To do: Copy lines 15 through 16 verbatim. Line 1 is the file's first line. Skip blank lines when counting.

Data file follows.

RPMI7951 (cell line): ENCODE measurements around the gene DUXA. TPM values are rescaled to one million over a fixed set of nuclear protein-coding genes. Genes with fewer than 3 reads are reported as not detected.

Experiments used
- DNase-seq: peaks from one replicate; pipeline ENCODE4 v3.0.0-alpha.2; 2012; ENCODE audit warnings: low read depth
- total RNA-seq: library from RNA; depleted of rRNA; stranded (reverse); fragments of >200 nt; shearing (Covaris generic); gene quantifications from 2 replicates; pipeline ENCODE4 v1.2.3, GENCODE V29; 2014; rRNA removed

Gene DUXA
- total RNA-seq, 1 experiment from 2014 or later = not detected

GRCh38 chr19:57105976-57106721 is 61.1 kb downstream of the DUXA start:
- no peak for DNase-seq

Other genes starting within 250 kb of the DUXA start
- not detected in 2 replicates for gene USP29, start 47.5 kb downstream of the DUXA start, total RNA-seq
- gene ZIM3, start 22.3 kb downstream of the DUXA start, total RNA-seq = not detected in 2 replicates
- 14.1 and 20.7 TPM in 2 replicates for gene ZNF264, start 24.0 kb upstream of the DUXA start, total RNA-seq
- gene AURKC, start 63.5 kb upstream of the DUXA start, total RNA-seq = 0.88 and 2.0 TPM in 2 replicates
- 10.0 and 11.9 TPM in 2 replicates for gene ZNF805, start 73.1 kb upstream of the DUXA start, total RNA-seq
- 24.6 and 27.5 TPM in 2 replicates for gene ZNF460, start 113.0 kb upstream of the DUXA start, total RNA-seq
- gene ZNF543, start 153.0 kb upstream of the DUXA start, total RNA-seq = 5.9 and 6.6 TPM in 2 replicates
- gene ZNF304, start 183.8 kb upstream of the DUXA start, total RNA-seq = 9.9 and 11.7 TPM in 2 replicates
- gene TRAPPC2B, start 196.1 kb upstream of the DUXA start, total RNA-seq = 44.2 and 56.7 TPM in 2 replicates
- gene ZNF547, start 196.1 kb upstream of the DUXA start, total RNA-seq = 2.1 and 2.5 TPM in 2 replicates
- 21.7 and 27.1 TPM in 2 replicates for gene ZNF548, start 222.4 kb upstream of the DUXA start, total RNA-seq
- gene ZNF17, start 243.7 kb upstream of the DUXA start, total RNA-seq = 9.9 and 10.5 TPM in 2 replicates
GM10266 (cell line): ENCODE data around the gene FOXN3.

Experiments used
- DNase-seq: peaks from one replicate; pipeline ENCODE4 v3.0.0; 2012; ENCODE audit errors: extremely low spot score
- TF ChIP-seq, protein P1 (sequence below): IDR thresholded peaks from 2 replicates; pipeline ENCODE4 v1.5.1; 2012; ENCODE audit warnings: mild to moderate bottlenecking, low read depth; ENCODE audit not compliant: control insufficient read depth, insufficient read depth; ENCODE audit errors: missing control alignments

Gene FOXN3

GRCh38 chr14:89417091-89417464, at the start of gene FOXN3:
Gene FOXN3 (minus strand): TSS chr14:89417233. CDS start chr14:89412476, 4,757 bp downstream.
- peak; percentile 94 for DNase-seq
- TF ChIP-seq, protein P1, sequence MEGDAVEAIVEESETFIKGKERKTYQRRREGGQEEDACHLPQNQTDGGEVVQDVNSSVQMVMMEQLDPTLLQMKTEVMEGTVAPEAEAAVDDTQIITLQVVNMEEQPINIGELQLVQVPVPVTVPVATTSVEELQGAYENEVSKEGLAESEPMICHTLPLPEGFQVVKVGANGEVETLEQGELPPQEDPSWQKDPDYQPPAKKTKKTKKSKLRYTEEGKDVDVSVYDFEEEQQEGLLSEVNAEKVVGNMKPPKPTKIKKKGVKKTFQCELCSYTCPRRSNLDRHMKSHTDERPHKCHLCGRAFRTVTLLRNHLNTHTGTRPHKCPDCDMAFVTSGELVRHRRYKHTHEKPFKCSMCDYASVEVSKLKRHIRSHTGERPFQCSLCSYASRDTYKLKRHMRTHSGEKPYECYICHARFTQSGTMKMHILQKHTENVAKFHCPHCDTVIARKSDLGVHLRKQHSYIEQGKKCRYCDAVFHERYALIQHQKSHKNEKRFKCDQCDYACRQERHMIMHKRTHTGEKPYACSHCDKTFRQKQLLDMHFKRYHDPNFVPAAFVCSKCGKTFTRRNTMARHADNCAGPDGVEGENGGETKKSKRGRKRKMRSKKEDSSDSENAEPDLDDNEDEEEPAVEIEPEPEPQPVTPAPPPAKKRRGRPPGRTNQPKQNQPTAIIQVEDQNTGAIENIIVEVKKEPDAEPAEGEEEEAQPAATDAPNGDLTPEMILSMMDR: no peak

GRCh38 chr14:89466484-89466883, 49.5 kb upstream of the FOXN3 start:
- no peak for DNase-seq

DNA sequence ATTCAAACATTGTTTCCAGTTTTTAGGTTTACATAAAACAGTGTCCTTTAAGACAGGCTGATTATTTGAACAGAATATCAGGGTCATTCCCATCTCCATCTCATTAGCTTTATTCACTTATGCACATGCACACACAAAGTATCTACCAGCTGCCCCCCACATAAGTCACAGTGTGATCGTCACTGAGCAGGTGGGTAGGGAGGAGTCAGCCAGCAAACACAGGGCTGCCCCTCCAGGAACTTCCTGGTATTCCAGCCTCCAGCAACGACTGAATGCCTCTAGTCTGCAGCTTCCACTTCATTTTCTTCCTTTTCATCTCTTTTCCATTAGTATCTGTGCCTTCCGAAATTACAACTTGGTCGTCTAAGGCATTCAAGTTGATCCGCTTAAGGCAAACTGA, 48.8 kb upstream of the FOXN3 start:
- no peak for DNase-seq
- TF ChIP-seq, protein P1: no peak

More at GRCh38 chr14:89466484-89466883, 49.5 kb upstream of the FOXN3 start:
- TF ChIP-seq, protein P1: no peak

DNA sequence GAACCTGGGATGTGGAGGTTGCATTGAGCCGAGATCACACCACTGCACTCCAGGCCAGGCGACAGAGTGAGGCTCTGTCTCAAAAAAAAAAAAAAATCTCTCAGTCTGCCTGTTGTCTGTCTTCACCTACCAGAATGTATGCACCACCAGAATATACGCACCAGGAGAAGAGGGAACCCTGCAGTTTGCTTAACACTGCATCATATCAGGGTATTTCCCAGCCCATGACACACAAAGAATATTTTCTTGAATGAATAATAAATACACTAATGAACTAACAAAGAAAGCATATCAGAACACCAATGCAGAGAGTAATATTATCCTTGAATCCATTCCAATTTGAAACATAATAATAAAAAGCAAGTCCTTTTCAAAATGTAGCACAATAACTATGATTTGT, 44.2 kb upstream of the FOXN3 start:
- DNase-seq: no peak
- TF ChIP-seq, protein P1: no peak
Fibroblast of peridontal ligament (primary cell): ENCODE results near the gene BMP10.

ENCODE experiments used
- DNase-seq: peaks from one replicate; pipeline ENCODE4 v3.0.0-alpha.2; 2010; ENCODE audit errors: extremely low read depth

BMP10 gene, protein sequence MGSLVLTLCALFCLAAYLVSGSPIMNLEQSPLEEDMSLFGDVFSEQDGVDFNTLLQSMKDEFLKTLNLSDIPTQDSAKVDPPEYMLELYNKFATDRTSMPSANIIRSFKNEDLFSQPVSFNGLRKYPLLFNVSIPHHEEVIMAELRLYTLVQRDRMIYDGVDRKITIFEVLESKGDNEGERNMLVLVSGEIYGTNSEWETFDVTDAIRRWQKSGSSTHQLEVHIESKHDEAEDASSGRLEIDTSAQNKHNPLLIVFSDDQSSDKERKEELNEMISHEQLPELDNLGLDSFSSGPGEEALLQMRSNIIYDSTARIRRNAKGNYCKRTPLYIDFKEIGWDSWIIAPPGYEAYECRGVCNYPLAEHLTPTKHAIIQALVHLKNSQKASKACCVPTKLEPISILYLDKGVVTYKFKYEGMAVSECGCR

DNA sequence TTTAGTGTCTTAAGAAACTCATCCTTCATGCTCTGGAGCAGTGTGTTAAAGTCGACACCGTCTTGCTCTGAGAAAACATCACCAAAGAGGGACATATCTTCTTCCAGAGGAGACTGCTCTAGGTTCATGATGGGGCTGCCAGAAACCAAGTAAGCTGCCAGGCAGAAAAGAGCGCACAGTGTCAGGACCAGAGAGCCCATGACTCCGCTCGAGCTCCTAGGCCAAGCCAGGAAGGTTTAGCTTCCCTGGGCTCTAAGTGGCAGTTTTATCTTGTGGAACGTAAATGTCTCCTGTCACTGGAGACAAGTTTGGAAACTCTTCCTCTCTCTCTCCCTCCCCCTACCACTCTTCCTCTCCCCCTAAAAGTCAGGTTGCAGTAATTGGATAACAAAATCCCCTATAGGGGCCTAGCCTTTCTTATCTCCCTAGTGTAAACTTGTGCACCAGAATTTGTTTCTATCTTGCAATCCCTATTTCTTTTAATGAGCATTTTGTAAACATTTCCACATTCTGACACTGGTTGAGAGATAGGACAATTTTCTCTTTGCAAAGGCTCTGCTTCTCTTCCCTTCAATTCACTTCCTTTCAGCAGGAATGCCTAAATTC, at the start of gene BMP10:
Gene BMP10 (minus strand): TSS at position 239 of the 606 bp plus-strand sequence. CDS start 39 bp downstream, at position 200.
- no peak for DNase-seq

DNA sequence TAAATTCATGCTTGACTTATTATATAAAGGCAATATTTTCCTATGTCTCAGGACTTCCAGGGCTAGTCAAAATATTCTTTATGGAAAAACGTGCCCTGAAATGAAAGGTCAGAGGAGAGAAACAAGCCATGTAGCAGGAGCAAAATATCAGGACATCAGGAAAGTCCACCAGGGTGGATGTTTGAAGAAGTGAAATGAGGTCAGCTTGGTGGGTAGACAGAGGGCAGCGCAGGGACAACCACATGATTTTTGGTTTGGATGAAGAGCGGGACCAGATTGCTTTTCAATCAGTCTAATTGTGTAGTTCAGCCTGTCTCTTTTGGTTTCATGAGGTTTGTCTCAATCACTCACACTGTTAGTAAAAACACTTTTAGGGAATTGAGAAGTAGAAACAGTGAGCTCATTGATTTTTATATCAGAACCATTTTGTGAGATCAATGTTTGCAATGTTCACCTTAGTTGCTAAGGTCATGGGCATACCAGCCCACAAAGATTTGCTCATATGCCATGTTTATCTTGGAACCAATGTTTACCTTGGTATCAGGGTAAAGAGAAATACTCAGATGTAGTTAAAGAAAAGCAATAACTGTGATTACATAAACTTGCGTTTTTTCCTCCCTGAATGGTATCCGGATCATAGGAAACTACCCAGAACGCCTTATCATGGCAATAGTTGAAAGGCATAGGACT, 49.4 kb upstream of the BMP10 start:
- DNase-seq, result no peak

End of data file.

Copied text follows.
- 24.6 and 27.5 TPM in 2 replicates for gene ZNF460, start 113.0 kb upstream of the DUXA start, total RNA-seq
- gene ZNF543, start 153.0 kb upstream of the DUXA start, total RNA-seq = 5.9 and 6.6 TPM in 2 replicates